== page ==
NJTO represents Tenants Rights during Pandemic!
By Patricia Hilliard
Facing unemployment and delayed checks, tenants in NJ also face the possibility of losing their homes. NJTO has been representing tenants during this crisis. Matt Shapiro, president of New Jersey Tenants Organization, has been putting pressure on Gov. Murphy to do something to help tenants.
With tenants in consideration, Gov. Murphy did say that rent deposits can be used to pay one month’s rent. He also called for a temporary moratorium on evictions and forbid lock-outs, but Shapiro thinks tenants need more. When the time runs out on the moratorium, what will happen? “I don’t think (Murphy) is seeing the full picture. Tenants are screwed and... he needs to take strong action,” Shapiro noted.
Clearly, if tenants don’t have the money, they can’t pay rent or late fees. Sure, the lease says rents are due every month, but exceptions need to be made because of the pandemic. According to NJ.com (4/2/2020), “More than 206,000 people filed for unemployment in New Jersey in the week that ended Saturday, breaking all records for claims, including in the aftermath of Hurricane Sandy and during the depths of the Great Recession.” If corporations, small businesses and house owners can be bailed out, tenants must be given adequate help to pull through this crisis as well.
Roughly 35 percent of New Jersey residents rent their home or apartment, according to Census data. (Nj.com 4/2/2020) Some tenants may get their unemployment checks just in time to pay the rent, but evicting those who can’t pay will create further hardships. How will these people return to work if they have no homes? Landlords must be prevented from creating homelessness. As the Asbury Park Press points out, “Garden State rentals also take a larger slice of the average tenant's income than most other states, with nearly half paying more than 30% of their salary toward housing. (4/10/2020)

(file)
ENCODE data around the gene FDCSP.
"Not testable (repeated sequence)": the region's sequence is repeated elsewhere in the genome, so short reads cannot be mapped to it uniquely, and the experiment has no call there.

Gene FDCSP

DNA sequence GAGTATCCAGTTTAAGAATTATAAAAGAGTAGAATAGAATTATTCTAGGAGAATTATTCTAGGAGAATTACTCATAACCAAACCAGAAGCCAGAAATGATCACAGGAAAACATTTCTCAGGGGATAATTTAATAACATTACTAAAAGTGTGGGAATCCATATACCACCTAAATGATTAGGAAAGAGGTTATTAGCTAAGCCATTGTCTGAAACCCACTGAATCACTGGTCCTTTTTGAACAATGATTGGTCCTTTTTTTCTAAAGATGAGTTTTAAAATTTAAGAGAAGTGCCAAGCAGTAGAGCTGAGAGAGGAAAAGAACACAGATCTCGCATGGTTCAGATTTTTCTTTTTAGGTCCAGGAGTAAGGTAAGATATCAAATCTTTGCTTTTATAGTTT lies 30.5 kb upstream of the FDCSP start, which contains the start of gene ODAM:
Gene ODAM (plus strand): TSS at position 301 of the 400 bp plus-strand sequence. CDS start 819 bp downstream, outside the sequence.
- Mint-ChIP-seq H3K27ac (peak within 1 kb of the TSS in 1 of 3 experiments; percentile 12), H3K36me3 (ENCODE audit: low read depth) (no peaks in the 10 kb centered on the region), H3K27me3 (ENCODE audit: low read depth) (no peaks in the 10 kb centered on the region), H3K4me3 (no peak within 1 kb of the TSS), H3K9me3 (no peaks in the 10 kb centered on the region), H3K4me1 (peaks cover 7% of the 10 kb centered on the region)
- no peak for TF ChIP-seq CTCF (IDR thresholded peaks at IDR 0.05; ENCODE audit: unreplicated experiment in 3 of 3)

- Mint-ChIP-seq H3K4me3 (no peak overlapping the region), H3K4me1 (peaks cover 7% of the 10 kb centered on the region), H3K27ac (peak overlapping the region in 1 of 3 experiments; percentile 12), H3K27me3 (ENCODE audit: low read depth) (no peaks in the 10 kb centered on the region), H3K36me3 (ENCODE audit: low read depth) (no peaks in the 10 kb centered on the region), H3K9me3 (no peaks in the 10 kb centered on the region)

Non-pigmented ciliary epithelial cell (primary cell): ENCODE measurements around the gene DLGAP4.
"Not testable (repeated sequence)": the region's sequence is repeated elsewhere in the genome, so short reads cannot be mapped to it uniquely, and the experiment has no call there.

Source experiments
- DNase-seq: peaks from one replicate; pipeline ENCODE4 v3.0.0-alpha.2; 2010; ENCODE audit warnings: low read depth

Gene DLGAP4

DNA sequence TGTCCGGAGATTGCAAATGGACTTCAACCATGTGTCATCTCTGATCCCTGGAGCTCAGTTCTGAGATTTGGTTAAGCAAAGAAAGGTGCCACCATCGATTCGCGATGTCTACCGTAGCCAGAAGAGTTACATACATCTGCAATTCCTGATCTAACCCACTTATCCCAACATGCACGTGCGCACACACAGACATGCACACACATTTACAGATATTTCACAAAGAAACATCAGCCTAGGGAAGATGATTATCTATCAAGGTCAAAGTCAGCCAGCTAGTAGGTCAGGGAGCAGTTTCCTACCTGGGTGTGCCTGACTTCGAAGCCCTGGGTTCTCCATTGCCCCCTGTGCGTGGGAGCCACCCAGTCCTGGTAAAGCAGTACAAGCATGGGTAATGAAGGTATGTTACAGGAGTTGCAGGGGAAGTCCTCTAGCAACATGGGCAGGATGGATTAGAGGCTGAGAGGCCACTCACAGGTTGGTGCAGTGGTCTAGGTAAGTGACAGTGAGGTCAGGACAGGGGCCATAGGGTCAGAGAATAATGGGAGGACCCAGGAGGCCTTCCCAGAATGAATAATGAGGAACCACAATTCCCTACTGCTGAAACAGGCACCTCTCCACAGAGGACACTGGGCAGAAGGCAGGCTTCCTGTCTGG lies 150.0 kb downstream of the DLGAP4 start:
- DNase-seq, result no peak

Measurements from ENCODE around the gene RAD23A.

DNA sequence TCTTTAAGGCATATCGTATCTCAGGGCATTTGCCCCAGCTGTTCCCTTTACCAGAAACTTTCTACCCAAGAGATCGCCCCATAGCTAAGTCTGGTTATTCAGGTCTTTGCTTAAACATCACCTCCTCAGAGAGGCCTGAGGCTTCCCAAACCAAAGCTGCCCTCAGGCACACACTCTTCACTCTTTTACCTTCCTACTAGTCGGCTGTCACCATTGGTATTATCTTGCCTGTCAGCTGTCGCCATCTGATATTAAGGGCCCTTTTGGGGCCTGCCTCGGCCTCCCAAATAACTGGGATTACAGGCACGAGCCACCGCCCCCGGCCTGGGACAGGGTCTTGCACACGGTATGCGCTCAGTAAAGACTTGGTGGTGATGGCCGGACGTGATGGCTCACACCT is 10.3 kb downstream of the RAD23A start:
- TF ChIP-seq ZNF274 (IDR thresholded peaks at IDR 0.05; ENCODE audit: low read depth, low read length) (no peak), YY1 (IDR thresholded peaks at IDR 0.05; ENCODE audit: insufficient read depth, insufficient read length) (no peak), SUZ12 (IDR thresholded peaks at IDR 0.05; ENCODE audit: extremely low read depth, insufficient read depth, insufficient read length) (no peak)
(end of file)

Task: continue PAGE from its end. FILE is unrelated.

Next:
Some tenants are contemplating rent strikes. There have also been calls for rent strikes, from Los Angeles to New York, according to a survey by the Associated Press. A national organization dubbed RentStrike2020 has been launched and has an online petition that boasts 1.5 million names seeking relief in every state. (Asbury Park Press 4/10/2020)
The NJ Assembly is calling a Housing Committee meeting on June 16 to introduce legislation to help tenants. NJTO has offered an Amendment to A-4226 that would improve on what has been discussed.
NJTO’s proposed amendments include a fair process of mediation that puts tenants on an equal footing with landlords in solving the financial problem. NJTO suggests that tenants can make repayment for back rent based on a formula agreed to with the landlord during mediation. Any eviction actions for non-payment filed after the start of the Health Emergency should be dismissed. There should be no rent increases, late fees, lawyers’ fees from the start of the Health Emergency to the end of the repayment period. Tenants should be given 180 days after the emergency is over, before repayment begins. Landlords should be required to apply for mortgage forbearance. Tenants’ repayment obligation should be reduced by their proportionate share of expense reductions.
In times of stress like these with the fear of illness and death, with the attacks on civil rights and with the threat of eviction and homelessness, civic leaders must do everything they can to restore peace and good will by protecting those who have the least and deserve special consideration. Tenants deserve a bailout as much as anyone else.